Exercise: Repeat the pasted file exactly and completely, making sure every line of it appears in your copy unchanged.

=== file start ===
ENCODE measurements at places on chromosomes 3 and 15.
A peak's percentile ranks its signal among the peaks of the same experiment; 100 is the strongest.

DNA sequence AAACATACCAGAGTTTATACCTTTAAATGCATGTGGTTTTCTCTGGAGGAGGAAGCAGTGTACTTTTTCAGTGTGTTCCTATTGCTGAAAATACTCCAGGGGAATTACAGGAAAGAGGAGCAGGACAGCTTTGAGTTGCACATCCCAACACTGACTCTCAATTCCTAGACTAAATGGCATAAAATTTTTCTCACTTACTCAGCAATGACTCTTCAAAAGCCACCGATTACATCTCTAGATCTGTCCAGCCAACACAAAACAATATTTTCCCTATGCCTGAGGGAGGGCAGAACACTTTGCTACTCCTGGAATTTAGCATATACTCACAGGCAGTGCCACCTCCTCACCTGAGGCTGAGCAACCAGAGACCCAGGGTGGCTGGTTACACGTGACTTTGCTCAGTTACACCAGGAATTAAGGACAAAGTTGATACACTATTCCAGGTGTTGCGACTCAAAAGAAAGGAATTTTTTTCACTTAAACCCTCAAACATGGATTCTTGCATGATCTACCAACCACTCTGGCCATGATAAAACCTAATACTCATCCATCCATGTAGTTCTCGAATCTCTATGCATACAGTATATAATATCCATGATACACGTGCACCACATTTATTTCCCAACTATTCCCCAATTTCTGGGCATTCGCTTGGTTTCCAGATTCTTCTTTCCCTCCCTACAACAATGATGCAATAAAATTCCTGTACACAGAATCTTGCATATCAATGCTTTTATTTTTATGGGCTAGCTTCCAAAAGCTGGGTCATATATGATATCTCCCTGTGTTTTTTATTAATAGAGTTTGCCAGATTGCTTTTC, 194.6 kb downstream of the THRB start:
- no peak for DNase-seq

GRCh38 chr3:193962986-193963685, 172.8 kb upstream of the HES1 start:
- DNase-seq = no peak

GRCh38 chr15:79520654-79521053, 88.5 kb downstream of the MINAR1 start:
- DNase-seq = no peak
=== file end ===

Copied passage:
ENCODE measurements at places on chromosomes 3 and 15.
A peak's percentile ranks its signal among the peaks of the same experiment; 100 is the strongest.

DNA sequence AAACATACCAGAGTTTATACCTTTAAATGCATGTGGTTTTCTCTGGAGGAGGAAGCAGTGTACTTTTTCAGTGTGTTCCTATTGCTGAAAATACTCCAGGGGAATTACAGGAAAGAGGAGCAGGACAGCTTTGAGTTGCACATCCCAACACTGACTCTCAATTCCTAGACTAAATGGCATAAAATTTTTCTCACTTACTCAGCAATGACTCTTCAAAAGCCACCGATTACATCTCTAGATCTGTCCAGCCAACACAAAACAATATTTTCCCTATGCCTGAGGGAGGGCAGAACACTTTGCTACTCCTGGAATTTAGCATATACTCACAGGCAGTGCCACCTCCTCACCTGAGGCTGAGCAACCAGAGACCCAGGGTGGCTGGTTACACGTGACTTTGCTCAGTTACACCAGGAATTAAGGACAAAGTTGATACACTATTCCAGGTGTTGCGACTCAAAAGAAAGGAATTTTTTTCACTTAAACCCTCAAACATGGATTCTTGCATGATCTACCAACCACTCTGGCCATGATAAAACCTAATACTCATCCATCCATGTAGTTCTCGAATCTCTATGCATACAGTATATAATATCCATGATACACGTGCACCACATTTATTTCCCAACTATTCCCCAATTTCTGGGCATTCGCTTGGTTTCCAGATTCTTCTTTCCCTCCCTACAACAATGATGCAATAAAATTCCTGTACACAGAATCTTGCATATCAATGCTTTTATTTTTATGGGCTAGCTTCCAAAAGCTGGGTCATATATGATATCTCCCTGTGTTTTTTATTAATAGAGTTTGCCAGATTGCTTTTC, 194.6 kb downstream of the THRB start:
- no peak for DNase-seq

GRCh38 chr3:193962986-193963685, 172.8 kb upstream of the HES1 start:
- DNase-seq = no peak

GRCh38 chr15:79520654-79521053, 88.5 kb downstream of the MINAR1 start:
- DNase-seq = no peak